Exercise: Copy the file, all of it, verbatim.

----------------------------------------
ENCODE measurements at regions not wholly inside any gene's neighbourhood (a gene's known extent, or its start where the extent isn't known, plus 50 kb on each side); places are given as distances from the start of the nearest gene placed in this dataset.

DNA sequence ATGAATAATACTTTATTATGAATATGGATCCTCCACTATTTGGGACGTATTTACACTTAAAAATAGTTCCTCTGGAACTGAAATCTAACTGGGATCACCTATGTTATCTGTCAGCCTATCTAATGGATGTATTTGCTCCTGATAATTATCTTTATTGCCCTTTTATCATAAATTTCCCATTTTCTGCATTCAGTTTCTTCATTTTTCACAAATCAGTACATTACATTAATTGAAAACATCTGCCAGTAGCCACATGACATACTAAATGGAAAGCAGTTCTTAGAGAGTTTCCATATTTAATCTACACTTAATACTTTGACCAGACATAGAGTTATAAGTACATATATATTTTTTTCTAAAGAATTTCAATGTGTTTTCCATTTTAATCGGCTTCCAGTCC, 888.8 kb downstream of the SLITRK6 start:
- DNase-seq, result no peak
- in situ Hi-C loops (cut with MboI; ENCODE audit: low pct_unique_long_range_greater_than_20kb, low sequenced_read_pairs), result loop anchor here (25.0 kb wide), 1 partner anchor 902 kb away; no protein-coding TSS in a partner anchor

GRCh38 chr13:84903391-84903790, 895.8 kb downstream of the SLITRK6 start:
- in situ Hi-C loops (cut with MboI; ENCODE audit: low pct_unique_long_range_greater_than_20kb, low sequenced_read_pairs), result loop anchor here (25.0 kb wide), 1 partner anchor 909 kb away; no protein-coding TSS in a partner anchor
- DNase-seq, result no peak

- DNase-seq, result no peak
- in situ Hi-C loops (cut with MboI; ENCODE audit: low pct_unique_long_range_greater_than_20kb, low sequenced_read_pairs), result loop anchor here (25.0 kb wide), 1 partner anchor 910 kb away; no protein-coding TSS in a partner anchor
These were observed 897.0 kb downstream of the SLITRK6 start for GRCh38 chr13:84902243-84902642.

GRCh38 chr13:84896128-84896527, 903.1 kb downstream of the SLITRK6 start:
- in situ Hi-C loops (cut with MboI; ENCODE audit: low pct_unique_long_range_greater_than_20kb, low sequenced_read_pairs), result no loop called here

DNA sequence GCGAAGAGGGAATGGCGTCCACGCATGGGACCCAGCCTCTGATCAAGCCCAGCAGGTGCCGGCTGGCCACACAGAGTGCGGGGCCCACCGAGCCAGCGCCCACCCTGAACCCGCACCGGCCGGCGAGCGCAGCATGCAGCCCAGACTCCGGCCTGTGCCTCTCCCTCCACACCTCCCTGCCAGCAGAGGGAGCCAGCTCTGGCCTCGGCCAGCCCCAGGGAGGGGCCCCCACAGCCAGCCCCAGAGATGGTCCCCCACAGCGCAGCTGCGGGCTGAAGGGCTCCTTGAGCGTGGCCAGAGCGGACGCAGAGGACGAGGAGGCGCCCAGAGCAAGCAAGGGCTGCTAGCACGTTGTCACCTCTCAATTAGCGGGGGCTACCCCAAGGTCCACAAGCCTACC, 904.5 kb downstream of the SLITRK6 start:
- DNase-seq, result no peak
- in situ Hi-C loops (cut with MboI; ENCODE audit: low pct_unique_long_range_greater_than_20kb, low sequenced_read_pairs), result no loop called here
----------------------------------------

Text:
ENCODE measurements at regions not wholly inside any gene's neighbourhood (a gene's known extent, or its start where the extent isn't known, plus 50 kb on each side); places are given as distances from the start of the nearest gene placed in this dataset.

DNA sequence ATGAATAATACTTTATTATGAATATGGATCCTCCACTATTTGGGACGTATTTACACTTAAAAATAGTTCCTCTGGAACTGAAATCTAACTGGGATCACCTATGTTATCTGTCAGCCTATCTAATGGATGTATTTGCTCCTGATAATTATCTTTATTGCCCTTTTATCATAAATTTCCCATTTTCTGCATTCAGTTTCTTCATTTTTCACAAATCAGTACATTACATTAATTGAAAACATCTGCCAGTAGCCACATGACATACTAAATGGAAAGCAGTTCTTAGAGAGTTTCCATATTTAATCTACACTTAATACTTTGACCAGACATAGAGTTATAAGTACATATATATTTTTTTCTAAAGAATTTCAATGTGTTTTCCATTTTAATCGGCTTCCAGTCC, 888.8 kb downstream of the SLITRK6 start:
- DNase-seq, result no peak
- in situ Hi-C loops (cut with MboI; ENCODE audit: low pct_unique_long_range_greater_than_20kb, low sequenced_read_pairs), result loop anchor here (25.0 kb wide), 1 partner anchor 902 kb away; no protein-coding TSS in a partner anchor

GRCh38 chr13:84903391-84903790, 895.8 kb downstream of the SLITRK6 start:
- in situ Hi-C loops (cut with MboI; ENCODE audit: low pct_unique_long_range_greater_than_20kb, low sequenced_read_pairs), result loop anchor here (25.0 kb wide), 1 partner anchor 909 kb away; no protein-coding TSS in a partner anchor
- DNase-seq, result no peak

- DNase-seq, result no peak
- in situ Hi-C loops (cut with MboI; ENCODE audit: low pct_unique_long_range_greater_than_20kb, low sequenced_read_pairs), result loop anchor here (25.0 kb wide), 1 partner anchor 910 kb away; no protein-coding TSS in a partner anchor
These were observed 897.0 kb downstream of the SLITRK6 start for GRCh38 chr13:84902243-84902642.

GRCh38 chr13:84896128-84896527, 903.1 kb downstream of the SLITRK6 start:
- in situ Hi-C loops (cut with MboI; ENCODE audit: low pct_unique_long_range_greater_than_20kb, low sequenced_read_pairs), result no loop called here

DNA sequence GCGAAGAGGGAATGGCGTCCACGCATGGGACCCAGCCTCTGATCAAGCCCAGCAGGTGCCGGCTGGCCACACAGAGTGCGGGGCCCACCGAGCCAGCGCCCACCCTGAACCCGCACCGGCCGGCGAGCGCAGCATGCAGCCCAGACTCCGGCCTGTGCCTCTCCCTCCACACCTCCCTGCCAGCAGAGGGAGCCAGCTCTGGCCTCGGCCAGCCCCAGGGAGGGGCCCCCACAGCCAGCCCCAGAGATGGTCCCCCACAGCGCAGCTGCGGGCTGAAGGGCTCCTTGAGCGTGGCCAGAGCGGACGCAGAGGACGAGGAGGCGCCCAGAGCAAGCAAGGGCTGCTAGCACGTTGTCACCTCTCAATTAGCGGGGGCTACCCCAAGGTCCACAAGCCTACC, 904.5 kb downstream of the SLITRK6 start:
- DNase-seq, result no peak
- in situ Hi-C loops (cut with MboI; ENCODE audit: low pct_unique_long_range_greater_than_20kb, low sequenced_read_pairs), result no loop called here